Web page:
Test: how good you are at Israeli cuisine

How well you are versed in Israeli cuisine

Start the test!

Let's start with a simple one. If you love hummus as much as we love it, you know exactly which beans are used to make it.

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From bulgur

From chickpea

From couscous

From lentils

Error! Yes, bulgur is very popular in Israel, and a variety of dishes are prepared there, including the legendary taboule salad. But here they use chickpeas for hummus.

Yes! Agree, it was simple.

Well, what are you! Hummus is made from chickpeas, and leave couscous for pilaf or appetizers with vegetables.

Not true. In Israel, a delicious soup will be prepared from lentils, but hummus will be made from chickpeas.

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And what is the “Israeli salad"?

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This is taboule salad

This is what Babaganush is called

Yes, this is an ordinary vegetable salad of tomatoes, cucumbers, onions and peppers

No, it's meze

Well, no, "Israeli salad" is a vegetable salad of tomatoes, cucumbers, onions and peppers. It is customary to serve it as a side dish, and it fits absolutely everything - from shakshuki to complex meat dishes.

No, babaganush - eggplant puree - doesn’t look like salad at all (although this dish is also worth trying in Israel). In fact, the "Israeli salad" is a vegetable salad of tomatoes, cucumbers, onions and peppers. It is customary to serve it as a side dish, and it fits absolutely everything - from shakshuki to complex meat dishes.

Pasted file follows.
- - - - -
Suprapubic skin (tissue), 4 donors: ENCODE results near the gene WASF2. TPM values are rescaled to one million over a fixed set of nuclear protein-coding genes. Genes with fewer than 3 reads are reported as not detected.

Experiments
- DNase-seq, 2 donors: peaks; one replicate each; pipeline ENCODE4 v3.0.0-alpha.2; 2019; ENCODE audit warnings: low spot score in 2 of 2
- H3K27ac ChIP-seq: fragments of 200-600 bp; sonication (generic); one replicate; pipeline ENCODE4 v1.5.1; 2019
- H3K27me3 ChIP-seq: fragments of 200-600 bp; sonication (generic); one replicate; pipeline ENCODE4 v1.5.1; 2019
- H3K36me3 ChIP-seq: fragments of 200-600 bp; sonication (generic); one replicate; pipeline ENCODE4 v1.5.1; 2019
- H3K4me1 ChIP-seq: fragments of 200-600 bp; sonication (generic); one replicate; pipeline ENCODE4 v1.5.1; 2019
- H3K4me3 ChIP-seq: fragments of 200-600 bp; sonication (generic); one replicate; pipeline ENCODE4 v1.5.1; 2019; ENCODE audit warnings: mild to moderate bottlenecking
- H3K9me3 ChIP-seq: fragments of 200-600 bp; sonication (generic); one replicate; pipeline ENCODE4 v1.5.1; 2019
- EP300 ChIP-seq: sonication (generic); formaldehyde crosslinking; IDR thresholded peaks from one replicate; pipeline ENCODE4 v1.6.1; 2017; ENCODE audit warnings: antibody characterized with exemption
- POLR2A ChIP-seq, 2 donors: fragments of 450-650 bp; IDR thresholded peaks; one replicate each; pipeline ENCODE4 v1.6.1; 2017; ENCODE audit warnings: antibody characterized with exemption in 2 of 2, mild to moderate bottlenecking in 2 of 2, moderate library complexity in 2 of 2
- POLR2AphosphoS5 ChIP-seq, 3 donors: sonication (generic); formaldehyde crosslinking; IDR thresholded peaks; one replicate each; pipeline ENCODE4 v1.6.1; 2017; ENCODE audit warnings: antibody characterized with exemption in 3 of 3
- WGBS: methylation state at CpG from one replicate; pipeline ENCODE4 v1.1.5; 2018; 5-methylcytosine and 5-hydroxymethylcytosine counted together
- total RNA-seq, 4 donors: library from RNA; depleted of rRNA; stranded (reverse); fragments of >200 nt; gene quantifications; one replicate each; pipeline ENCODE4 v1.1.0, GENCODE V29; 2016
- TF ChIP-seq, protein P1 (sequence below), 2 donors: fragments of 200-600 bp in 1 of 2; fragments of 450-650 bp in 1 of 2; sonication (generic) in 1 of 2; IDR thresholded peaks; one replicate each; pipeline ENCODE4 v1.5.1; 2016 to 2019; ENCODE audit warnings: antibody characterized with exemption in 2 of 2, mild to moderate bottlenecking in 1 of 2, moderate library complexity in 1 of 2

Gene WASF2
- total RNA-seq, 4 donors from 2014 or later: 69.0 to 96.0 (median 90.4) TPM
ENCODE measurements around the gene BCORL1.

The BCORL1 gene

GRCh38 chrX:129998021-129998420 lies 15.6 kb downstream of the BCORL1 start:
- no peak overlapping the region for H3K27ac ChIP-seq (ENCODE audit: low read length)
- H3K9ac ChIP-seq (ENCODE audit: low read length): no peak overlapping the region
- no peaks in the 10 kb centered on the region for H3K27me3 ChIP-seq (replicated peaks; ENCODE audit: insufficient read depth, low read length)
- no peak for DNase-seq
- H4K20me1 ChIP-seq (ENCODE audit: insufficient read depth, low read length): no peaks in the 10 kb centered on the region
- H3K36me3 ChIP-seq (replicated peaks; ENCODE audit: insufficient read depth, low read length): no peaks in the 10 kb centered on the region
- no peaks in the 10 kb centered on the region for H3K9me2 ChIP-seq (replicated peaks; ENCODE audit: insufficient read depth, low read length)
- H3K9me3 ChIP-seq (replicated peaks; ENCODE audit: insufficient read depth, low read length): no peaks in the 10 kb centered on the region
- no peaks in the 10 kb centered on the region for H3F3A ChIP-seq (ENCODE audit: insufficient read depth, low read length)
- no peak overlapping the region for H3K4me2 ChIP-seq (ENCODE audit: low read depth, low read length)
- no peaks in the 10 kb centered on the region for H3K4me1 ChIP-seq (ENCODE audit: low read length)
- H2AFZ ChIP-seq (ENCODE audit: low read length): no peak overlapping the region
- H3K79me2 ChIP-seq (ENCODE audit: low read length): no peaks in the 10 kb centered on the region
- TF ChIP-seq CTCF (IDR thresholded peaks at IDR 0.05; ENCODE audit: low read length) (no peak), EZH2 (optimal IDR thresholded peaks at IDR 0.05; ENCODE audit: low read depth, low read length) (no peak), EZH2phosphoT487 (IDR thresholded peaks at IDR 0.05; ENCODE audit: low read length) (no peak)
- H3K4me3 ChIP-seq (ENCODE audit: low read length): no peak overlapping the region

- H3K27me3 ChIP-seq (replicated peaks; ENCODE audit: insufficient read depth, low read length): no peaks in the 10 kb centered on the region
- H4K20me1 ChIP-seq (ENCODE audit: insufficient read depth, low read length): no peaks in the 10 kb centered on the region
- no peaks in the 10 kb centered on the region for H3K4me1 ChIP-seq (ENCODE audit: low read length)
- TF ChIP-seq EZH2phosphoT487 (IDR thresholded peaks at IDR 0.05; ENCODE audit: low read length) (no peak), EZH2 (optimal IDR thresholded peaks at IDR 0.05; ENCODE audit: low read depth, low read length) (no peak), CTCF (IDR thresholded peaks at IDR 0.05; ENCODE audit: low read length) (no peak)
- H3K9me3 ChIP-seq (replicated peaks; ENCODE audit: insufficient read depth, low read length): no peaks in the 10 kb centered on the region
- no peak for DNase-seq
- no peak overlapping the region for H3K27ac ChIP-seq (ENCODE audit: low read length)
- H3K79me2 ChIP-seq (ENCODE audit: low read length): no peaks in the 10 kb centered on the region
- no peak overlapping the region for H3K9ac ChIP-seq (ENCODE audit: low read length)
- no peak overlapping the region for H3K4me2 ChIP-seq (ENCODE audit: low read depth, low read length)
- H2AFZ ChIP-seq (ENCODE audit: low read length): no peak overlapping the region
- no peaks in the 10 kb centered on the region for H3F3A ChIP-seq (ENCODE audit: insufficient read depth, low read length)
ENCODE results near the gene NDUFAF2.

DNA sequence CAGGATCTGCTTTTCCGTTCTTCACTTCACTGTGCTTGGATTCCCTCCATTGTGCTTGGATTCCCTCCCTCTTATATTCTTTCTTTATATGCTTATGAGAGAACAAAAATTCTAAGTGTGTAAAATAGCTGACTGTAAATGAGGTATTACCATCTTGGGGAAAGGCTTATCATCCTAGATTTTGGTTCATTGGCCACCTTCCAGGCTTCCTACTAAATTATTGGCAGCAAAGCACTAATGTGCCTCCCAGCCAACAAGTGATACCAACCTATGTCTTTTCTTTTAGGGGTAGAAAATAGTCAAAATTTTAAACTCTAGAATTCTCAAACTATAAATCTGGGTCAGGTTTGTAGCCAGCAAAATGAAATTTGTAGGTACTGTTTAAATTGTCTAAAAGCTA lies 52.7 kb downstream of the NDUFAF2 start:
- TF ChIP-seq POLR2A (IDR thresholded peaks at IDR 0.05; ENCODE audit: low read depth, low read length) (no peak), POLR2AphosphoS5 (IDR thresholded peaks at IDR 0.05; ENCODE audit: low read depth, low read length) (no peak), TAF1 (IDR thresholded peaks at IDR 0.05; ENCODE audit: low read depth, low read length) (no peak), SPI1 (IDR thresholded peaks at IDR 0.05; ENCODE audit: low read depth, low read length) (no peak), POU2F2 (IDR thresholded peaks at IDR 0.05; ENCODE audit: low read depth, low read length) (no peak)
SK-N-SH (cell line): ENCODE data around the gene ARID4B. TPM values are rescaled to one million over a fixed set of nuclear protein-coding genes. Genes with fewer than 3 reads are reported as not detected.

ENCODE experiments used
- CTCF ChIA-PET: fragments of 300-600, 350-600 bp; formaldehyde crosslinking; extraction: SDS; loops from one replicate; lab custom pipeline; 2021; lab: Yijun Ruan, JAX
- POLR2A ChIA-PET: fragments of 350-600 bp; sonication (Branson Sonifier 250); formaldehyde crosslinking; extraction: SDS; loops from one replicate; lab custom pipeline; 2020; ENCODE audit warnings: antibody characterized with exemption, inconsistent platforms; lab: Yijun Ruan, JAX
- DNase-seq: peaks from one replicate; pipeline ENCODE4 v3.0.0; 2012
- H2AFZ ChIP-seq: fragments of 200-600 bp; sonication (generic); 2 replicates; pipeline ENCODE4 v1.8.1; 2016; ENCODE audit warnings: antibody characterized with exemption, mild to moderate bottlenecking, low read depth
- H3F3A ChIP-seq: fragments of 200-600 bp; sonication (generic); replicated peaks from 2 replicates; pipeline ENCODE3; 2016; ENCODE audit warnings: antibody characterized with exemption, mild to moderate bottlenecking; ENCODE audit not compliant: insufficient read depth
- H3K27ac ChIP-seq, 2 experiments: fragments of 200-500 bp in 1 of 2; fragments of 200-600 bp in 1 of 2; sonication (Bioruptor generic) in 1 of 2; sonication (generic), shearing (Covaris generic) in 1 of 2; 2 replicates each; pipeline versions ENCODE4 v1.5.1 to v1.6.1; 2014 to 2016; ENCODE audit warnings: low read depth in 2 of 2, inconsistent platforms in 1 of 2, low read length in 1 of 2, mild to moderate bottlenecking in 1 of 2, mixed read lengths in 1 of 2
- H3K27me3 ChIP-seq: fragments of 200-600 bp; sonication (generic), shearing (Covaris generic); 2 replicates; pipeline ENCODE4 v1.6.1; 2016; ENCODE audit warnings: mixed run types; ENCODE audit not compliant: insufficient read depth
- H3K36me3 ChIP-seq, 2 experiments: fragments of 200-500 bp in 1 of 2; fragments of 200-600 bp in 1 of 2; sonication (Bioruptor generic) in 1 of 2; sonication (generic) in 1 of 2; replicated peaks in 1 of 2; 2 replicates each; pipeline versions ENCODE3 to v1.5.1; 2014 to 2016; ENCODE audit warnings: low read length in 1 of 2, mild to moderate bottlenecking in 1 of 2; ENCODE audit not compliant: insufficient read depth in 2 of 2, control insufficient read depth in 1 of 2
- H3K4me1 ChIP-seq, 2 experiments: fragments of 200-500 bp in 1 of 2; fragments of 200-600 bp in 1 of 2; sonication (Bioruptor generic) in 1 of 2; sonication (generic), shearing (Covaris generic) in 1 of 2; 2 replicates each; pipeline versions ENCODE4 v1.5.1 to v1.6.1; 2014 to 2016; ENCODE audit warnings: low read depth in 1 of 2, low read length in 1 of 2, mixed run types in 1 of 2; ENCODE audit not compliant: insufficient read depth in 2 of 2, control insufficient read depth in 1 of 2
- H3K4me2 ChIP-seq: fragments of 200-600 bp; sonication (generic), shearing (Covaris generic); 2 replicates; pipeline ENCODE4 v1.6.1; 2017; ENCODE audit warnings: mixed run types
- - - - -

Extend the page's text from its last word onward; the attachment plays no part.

That's right. It is customary to serve it as a side dish, and absolutely to everything - from shakshuki to complex meat dishes.

Not really. Meze is a set of various snacks that are put on the table at the very beginning. And "Israeli salad" is a vegetable salad of tomatoes, cucumbers, onions and peppers. It is customary to serve it as a side dish, and it fits absolutely everything - from shakshuki to complex meat dishes.

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Now the question is more complicated! What is shown in the picture?

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Sufganiya

Homenash

Khala

Rugelakh

Exactly! These donuts in Israel are cooking on Hanukkah.

Inside - a filling of jelly or jam. Everything is simple, but incredibly tasty (and high-calorie).

Well, no! Khomentash is a triangle-shaped cookie stuffed with poppy seeds, honey and nuts. And in the picture - sufganiya, donuts, which in Israel are preparing for Hanukkah. Inside - a filling of jelly or jam.

Everything is simple, but incredibly tasty (and high-calorie).

What are you! Hala is a holiday bread that is eaten on Shabbat. And in the picture - sufganiya, donuts, which in Israel are preparing for Hanukkah. Inside - a filling of jelly or jam. Everything is simple, but incredibly tasty (and high-calorie).

None. Rugels are rolls (most often in the form of a crescent) with a filling of raisins, dates, cinnamon and nuts. And in the picture - sufganiya, donuts, which in Israel are preparing for Hanukkah. Inside - a filling of jelly or jam. Everything is simple, but incredibly tasty (and high-calorie).

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Which of these dishes are you unlikely to see on the menu of an ordinary Tel Aviv restaurant?

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Forshmak

Falafel

Shakshuka

Burger with fries

Yes, you're right. This dish of Jewish cuisine came to us from Odessa. But in Israel it is unpopular, and in ordinary cafes it is quite difficult to find forshmak.

Well, no, falafel is a symbol of Israel. You will find these crispy balls in two counts.

But to eat foreshmak, you have to try. This dish of Jewish cuisine came to us from Odessa. But in Israel it is unpopular, and in ordinary cafes it is quite difficult to find forshmak.

No, you will make shakshuku for breakfast almost anywhere. And almost every cafe has its own special recipe.

But to eat foreshmak, you have to try. This dish of Jewish cuisine came to us from Odessa. But in Israel it is unpopular, and in ordinary cafes it is quite difficult to find forshmak.